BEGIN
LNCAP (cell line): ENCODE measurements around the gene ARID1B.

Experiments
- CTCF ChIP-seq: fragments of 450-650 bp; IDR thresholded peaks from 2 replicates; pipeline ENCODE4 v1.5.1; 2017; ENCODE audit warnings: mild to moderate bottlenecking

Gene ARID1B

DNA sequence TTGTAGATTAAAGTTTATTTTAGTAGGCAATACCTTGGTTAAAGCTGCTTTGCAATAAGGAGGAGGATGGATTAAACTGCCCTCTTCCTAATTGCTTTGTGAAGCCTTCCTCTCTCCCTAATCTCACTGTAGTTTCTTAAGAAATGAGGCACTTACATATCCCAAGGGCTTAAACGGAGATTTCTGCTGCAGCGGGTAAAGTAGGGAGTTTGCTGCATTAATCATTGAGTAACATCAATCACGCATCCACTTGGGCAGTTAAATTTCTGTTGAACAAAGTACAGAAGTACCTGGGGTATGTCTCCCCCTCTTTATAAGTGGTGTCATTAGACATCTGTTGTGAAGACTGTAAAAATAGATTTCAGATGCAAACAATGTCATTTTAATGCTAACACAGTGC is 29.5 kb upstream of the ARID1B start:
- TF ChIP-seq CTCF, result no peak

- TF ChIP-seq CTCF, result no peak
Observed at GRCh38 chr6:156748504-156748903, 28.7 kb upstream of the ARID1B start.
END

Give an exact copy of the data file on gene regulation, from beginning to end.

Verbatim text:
LNCAP (cell line): ENCODE measurements around the gene ARID1B.

Experiments
- CTCF ChIP-seq: fragments of 450-650 bp; IDR thresholded peaks from 2 replicates; pipeline ENCODE4 v1.5.1; 2017; ENCODE audit warnings: mild to moderate bottlenecking

Gene ARID1B

DNA sequence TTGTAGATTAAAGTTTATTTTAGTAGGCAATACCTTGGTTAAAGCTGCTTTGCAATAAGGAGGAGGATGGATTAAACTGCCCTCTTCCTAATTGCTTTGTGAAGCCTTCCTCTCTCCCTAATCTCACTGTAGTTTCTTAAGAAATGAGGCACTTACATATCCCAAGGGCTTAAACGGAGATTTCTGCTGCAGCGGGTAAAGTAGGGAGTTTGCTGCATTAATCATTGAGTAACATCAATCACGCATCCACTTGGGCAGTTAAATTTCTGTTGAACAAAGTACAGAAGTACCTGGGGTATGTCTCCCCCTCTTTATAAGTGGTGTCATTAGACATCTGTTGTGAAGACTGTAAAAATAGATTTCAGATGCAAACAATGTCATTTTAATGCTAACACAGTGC is 29.5 kb upstream of the ARID1B start:
- TF ChIP-seq CTCF, result no peak

- TF ChIP-seq CTCF, result no peak
Observed at GRCh38 chr6:156748504-156748903, 28.7 kb upstream of the ARID1B start.